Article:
The Infinite Wisdom of Others: Michael Auteri

Hey guys! Welcome to a new weekly (fingers crossed) series, The Infinite Wisdom of Others, in which I e-interview other freelancers and small business owners about how they do what they do.

If you enjoy what you see here, please do consider participating yourself.

Kicking things off is my husband, Michael Auteri, a copywriter by day, web designer by night (and weekends):

1. First of all, please explain to our readers what your freelance business is, and how much of your time you devote to it.

I’ve been in the web design and development business for about eight years. My projects range from simple static sites to more dynamic web apps. All sites I create are standard compliant, accessible, sear engine-friendly, and easy to navigate. Like most people, I started off taking whatever work I could get to build my portfolio. Now I can be a bit more selective, especially since my time is very limited, as I also have a full-time job as a copywriter. My wife always thinks I’m working, but honestly I probably only work about 8-10 hours a week.

2. Why did you choose this particular set-up for your freelance business?

Full-time freelance is way too volatile for me. I’d probably give myself an ulcer if I didn’t have the stability and regular paycheck from my full-time job. However, I also don’t like being on a one-paycheck budget, so freelancing helps me out there by supplementing my income. It really is the best of both worlds. Further, there’s no conflict of interest, since I’m a copywriter from 8-5.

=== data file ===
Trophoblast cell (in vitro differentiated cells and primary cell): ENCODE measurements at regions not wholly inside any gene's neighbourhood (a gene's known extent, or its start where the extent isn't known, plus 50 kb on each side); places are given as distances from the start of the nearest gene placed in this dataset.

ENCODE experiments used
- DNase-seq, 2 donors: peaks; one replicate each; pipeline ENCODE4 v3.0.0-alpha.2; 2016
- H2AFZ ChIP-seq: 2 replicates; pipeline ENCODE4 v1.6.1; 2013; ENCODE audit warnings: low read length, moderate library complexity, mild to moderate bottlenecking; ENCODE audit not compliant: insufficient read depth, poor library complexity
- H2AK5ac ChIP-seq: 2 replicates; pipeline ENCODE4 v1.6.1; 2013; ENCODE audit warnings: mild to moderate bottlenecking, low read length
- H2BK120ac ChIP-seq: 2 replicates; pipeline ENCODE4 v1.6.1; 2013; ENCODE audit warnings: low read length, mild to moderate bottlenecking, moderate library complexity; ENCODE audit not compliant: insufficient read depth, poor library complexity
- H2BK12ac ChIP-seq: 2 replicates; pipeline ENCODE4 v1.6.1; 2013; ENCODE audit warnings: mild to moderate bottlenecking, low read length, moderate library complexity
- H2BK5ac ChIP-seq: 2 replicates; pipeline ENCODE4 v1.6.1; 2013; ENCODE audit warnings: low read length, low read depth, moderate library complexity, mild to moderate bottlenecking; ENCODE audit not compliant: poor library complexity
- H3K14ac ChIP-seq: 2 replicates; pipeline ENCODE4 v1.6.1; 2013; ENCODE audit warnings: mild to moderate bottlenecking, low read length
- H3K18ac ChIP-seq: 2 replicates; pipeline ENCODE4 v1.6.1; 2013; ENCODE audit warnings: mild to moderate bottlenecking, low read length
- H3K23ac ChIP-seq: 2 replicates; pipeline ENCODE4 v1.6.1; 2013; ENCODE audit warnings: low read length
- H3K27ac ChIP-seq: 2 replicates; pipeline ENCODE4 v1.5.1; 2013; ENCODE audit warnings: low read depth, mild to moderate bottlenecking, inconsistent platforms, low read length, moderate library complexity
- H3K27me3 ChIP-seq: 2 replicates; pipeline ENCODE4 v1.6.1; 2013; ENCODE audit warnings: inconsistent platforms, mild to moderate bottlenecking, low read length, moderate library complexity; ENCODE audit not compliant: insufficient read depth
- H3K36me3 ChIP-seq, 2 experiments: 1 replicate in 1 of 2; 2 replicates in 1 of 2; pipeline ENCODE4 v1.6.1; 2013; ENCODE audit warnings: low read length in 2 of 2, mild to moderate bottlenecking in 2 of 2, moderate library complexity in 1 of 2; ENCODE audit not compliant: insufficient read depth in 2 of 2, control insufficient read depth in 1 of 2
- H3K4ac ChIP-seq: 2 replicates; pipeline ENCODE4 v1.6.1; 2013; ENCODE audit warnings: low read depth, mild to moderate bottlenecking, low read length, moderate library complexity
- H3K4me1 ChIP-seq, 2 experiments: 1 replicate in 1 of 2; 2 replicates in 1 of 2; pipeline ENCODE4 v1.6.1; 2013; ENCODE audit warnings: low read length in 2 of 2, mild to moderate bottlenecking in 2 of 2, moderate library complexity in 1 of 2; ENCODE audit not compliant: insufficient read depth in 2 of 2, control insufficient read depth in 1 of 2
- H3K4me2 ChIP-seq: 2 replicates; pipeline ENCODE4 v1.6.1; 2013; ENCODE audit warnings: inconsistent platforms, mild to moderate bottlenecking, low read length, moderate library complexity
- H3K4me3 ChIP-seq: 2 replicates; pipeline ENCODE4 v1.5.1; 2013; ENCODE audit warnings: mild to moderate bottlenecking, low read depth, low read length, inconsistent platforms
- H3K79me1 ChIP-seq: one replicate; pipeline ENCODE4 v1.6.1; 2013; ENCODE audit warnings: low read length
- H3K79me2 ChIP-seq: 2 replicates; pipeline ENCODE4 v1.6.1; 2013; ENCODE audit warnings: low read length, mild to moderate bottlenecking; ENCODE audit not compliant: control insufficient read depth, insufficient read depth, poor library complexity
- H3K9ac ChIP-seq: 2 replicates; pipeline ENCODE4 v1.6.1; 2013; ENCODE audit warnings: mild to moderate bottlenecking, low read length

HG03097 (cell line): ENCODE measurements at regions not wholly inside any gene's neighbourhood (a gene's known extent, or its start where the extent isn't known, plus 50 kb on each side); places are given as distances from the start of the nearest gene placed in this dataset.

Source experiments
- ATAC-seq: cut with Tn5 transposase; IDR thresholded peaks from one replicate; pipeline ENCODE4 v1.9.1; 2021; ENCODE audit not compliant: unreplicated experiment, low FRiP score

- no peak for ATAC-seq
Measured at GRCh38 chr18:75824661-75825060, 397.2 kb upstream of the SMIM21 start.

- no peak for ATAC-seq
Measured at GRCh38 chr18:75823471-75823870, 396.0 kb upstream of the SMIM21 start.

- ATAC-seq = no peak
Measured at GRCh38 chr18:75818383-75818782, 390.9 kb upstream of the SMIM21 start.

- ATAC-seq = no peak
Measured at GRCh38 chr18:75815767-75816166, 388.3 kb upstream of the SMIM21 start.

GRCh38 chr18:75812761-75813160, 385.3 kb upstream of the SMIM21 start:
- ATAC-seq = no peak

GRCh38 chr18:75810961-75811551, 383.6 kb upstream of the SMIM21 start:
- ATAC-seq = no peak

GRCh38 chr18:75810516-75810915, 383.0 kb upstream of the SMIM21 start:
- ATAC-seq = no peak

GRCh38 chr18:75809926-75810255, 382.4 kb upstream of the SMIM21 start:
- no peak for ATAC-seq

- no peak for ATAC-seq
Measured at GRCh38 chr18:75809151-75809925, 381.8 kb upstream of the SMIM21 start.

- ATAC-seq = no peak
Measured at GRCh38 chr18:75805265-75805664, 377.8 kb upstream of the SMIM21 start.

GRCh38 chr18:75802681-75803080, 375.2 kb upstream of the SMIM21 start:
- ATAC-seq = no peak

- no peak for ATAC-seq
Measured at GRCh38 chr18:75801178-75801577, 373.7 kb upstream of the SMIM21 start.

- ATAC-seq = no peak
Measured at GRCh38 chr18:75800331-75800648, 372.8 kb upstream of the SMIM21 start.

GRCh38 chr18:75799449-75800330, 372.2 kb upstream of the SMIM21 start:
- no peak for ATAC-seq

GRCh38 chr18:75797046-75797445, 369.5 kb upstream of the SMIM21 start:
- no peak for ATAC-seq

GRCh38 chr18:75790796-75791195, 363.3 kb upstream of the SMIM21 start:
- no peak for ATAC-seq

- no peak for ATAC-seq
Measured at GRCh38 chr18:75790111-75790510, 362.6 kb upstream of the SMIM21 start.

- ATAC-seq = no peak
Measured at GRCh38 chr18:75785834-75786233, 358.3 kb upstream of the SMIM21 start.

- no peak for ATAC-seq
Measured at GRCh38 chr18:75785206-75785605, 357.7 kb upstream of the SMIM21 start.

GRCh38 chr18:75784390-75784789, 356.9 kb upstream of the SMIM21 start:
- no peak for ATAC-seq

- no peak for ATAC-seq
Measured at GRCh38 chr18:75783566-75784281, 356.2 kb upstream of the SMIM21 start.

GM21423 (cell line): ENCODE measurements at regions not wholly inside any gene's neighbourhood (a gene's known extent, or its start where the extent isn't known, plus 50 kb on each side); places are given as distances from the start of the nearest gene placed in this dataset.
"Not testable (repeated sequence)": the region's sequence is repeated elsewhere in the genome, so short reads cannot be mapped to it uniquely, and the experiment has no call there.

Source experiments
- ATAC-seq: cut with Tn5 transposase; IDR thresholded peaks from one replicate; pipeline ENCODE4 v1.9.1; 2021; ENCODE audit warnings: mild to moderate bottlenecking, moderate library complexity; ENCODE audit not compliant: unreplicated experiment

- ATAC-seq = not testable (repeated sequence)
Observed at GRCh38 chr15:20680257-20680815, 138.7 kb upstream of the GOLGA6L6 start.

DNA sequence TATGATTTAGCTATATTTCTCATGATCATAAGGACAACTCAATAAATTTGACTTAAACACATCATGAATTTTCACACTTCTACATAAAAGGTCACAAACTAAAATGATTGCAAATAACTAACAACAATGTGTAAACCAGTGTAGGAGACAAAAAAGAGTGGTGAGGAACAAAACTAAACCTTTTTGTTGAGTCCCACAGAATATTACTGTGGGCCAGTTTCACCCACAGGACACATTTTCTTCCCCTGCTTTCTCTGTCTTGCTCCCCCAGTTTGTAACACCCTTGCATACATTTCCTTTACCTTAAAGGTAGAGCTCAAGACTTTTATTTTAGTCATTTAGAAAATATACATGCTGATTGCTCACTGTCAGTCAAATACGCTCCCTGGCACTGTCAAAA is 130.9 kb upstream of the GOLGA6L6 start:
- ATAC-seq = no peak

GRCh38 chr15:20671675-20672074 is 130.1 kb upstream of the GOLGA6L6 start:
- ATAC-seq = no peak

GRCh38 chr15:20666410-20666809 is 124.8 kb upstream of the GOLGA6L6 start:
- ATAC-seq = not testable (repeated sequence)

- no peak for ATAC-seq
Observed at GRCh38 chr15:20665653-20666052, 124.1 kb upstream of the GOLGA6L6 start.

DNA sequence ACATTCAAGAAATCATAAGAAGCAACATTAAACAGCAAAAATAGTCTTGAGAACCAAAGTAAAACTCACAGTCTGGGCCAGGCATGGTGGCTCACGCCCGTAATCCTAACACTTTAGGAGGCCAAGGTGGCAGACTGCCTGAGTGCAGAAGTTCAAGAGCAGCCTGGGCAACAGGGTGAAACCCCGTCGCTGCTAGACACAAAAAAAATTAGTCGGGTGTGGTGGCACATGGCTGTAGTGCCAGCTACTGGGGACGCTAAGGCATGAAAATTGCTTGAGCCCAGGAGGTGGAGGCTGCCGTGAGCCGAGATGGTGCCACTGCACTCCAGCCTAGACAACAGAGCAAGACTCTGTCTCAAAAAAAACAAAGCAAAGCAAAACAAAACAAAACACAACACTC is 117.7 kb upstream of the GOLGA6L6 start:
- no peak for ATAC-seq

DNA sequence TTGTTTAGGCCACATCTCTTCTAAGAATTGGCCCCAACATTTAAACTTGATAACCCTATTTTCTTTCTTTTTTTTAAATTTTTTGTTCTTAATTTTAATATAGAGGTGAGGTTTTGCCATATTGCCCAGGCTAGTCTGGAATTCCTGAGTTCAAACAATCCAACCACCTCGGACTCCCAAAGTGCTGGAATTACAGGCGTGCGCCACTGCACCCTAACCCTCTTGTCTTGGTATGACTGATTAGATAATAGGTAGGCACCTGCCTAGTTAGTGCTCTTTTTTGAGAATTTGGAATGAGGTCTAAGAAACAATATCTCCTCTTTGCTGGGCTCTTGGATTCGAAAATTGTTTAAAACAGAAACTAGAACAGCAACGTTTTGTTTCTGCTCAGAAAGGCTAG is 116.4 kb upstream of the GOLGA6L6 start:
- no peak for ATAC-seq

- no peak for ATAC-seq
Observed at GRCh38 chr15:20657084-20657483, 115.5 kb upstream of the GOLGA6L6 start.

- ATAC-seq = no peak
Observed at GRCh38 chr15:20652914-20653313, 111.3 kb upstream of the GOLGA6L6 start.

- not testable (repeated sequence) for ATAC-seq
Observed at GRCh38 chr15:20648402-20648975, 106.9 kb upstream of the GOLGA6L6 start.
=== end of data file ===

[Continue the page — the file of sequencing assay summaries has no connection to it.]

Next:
3. Why did you decide to freelance in general? What drew you to this type of work?

I kind of fell into it, actually. In the beginning of my senior year of college, I was in dire need of cash. I called my dad for money, but he told me to get an on-campus job. So I interviewed for a lab assistant job in the computer services department. During my interview, I mentioned that I dabbled in web design, and that seemed to not only land me the lab assistant job, but a freelance gig for my boss’s computer consulting company. Been freelancing ever since!

4. Do you find that your full-time work can sometimes help you with your freelance work, and vice versa? Do the two worlds overlap in any way?

Always! My company, like almost all companies these days, is on the web. So we do weekly e-mail promotions, which I contribute to as a copywriter who is very web savvy. I have to be careful not to step on any toes, though. I have to remind myself occasionally that I am NOT the web designer at work.

It also works the other way. As a copywriter, I have honed my promotional writing skills, which is very important when it comes to web copy. And since I work with a bunch of artists all day, I have picked up a lot more Photoshop skills just by asking the question, “How did you do that?”

5. How do you see your business growing in the future?

Right now, I have just about as much work as I can handle. I have recently picked up a partner for a particularly complicated job. We work pretty well together and have spoken seriously about putting together a partnership of some sort. If we did this, it might be my ticket out of the cubicle, since the plan is to take on bigger companies with bigger budgets.

I do, however, plan on keeping Mike Design (my current company) around for my current clients and other, smaller clients I may pick up.